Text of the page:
The Crisis in Egypt is Not Over
Dear Friends of ICFJ,
Now that the U.S. employees of the NGOs indicted in Egypt are out of the country, many Americans think the crisis there is over. That couldn’t be further from the truth. The International Center for Journalists has two Egyptian employees facing criminal charges that could land them in jail for five years.
All of us at ICFJ feel it is so important to understand how difficult this situation is for the Egyptians who work for U.S. NGOs. For that reason, I want to share with you excerpts from my exchange with Ghanem.
Q) What is the most difficult part of this ordeal?
A) When my 11-year old daughter called me crying over the phone to ask if I had taken a bribe from the U.S. to harm the national security of Egypt. The reason she asked: the investigating judges went public with the indictments without bothering to inform us—the accused—beforehand and at least give us a chance to let our families know before they went to the press. I was in the car on the way to my office when my daughter called me. I hurried home to find my children in a state of shock. I had to swear to them that their father is an honest man who would never betray his values, not to mention his country.
Q) Now that the Americans under indictment are out of Cairo, what is the situation for you and the other Egyptians?
A) I do hope they will not sort out this fictitious case in the same political way it got started. For if they do, many questions will remain hanging over defendants’ heads in the eyes of the public thanks to merciless character assassination campaigns in the media. The best way to end this case is in the court of law, to prove not only the innocence of the wrongly accused, but also to expose how the whole situation was faked—and by whom. Such exposure will be a message for tomorrow's fakers not to be born today.
Q) Many of us were distressed to see you and other Egyptian defendants put in a cage during the first hearing. What was going through your mind then?
A) Anger, pain and defiance are the right words. I got carried away by a variety of thoughts: How many out there deserve to be in the cage instead of me? How many people are at large and enjoying what they usurped from this nation, yet they are out there entertaining themselves by watching me in the cage?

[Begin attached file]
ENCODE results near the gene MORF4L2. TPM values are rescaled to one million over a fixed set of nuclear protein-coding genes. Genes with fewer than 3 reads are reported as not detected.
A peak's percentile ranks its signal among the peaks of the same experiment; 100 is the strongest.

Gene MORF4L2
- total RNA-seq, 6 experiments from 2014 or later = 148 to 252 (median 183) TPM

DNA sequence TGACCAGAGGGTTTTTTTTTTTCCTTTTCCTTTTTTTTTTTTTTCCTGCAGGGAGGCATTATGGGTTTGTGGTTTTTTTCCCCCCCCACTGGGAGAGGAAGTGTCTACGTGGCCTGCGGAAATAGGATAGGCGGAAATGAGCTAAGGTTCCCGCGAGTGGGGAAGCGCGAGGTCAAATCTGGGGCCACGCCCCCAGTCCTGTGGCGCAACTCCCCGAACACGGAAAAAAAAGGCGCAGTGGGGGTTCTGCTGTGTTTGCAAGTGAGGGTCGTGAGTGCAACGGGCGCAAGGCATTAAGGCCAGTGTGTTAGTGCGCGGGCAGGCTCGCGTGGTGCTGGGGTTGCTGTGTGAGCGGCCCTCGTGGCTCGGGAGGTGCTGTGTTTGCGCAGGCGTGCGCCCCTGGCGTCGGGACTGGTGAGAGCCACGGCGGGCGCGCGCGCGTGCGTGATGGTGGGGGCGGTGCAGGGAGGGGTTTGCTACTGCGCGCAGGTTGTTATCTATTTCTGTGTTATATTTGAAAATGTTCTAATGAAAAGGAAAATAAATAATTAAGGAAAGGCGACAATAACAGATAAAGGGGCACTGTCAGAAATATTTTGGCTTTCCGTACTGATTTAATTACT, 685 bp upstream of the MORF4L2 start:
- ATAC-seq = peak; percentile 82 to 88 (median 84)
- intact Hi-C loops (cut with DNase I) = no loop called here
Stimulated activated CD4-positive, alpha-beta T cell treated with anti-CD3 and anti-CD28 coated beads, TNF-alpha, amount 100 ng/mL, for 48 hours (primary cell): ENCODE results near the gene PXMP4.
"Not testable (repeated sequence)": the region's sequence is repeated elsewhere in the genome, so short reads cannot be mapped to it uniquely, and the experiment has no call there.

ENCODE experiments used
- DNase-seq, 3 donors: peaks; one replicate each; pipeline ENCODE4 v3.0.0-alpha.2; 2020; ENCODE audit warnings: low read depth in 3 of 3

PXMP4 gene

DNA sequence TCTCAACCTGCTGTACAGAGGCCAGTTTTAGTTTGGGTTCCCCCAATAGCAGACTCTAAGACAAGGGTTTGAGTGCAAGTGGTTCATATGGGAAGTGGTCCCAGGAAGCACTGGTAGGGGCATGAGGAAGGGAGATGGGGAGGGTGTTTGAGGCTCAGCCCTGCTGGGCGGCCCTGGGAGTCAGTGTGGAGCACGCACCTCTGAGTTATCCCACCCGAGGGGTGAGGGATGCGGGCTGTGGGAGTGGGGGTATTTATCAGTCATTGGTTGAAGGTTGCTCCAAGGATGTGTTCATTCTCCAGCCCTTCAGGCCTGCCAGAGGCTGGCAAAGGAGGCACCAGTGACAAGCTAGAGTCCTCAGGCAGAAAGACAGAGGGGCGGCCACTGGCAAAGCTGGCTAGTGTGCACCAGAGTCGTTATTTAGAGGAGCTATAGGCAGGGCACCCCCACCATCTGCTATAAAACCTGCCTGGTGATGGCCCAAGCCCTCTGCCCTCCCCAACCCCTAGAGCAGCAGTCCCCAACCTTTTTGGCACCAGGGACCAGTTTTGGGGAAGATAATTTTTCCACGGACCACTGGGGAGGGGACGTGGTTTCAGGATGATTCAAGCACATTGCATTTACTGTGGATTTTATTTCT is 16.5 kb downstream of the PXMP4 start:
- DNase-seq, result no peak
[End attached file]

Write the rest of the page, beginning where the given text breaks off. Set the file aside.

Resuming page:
Q) How were the other defendants?
A) I saw a young lady, one of the defendants, crying her eyes out. She asked to hide behind my back—away from the photojournalists flashing their cameras. Then I felt even more angry over those who were forcing a 25-year-old to go through this ordeal.
I asked her: “Did you do anything that they alleged?” She swore to God that she did not. I said: “Then you should not feel ashamed to face the cameras. You should stand tall and face them. You should make them feel ashamed to force you into this cage.” Moments later, her tears dried up and she was standing beside me defying cameras.
Q) You were about to be promoted at Al Ahram. What is your situation there now?
A) I was denied the promotion to chief editor after many colleagues took advantage of this faked case. They launched a campaign against me without giving me the right to respond. Some went as far as to call for banning me from the premises of Al Ahram. I do thank the chairman of the board who refrained from doing so. For now, I still hold the position as deputy chief editor.
Q) A new court date has been set for April 10.
A) Yes, in spite of all this, I am going to trial, standing tall, believing in what I did, and knowing that I am being tried for things that I did not do. I am going to the trial with absolute trust in divine justice, in my country and in Egypt's judicial system. I do believe that Egypt is worthy of any sacrifice, even the soul itself, even if that means being dragged to criminal court on baseless charges. It is such a cheap price for a much better and more beautiful Egypt.
Q) How is your family coping?
A) They are confident of my innocence and my integrity. However, they are suffering intolerable pain because of the fierce campaign waged by media against me. Meantime, I keep telling them that one thing I learned throughout the 18 years that I worked as a war correspondent is endless patience, which has become one of my favorite virtues. Also, I learned from this kind of journalism that you should not be afraid of the sound of a bullet. For as long as you can hear its sound, you know you are still alive. So the louder the noise from bad people, the more certain I am that I am alive and even kicking.
So please, remember that there still are people on the ground, who are fighting for their dignity, respect and livelihood in Egypt.
International Center for Journalists